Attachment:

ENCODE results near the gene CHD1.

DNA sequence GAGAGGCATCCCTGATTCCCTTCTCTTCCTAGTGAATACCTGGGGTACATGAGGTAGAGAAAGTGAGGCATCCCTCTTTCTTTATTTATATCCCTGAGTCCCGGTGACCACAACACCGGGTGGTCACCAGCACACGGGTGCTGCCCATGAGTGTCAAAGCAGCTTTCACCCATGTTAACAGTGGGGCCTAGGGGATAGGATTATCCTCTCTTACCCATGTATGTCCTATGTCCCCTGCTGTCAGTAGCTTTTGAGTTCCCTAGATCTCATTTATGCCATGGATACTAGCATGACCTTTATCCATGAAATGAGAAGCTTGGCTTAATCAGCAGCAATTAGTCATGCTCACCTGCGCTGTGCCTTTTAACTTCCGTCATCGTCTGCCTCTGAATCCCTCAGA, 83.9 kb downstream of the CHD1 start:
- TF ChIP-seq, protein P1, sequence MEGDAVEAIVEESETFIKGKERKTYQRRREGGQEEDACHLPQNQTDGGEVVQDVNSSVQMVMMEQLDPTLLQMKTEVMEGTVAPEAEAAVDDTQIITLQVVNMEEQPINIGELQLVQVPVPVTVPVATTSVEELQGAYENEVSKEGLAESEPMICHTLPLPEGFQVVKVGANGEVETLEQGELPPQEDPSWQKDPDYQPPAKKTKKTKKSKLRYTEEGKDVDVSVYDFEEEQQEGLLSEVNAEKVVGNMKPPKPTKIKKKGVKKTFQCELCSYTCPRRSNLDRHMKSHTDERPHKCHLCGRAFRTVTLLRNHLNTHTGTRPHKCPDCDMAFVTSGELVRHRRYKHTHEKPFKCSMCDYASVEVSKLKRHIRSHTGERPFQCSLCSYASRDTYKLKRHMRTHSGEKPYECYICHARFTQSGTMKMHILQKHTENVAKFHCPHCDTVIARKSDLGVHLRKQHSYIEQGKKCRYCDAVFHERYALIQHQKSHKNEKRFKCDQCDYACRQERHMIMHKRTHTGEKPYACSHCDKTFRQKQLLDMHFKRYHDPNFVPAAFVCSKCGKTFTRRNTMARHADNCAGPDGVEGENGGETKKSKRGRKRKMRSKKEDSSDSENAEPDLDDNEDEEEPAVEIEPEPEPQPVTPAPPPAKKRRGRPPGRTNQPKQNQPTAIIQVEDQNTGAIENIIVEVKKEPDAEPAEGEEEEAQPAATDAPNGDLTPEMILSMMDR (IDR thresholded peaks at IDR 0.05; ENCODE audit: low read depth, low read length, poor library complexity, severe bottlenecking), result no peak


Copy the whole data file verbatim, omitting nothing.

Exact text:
ENCODE results near the gene CHD1.

DNA sequence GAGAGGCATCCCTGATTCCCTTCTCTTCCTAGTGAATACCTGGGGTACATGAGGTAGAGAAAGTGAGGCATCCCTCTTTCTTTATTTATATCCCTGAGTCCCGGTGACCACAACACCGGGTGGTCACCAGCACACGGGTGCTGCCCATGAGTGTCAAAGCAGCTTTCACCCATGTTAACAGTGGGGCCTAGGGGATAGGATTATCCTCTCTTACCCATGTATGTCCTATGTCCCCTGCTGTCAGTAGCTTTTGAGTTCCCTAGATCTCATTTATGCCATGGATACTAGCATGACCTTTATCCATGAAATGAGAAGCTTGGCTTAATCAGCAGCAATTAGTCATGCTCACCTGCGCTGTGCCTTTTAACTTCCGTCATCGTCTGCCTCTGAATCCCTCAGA, 83.9 kb downstream of the CHD1 start:
- TF ChIP-seq, protein P1, sequence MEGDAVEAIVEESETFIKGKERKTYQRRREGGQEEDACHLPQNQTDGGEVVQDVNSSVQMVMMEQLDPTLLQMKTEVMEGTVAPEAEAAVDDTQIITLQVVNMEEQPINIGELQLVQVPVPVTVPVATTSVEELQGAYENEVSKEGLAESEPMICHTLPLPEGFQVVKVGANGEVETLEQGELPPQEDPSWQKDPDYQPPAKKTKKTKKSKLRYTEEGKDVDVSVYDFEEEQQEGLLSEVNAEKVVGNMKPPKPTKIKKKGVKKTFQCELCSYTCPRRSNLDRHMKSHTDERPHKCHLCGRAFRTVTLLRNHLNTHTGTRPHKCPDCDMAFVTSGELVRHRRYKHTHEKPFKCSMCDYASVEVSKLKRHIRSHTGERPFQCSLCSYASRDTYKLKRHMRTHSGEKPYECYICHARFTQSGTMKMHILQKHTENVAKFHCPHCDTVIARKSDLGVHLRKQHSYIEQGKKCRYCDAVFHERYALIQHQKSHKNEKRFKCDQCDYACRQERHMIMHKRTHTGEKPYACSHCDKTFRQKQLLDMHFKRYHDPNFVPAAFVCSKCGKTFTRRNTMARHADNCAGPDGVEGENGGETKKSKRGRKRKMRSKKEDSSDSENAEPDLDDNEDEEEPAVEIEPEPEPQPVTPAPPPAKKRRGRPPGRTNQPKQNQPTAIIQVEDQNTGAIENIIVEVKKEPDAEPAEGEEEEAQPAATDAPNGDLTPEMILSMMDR (IDR thresholded peaks at IDR 0.05; ENCODE audit: low read depth, low read length, poor library complexity, severe bottlenecking), result no peak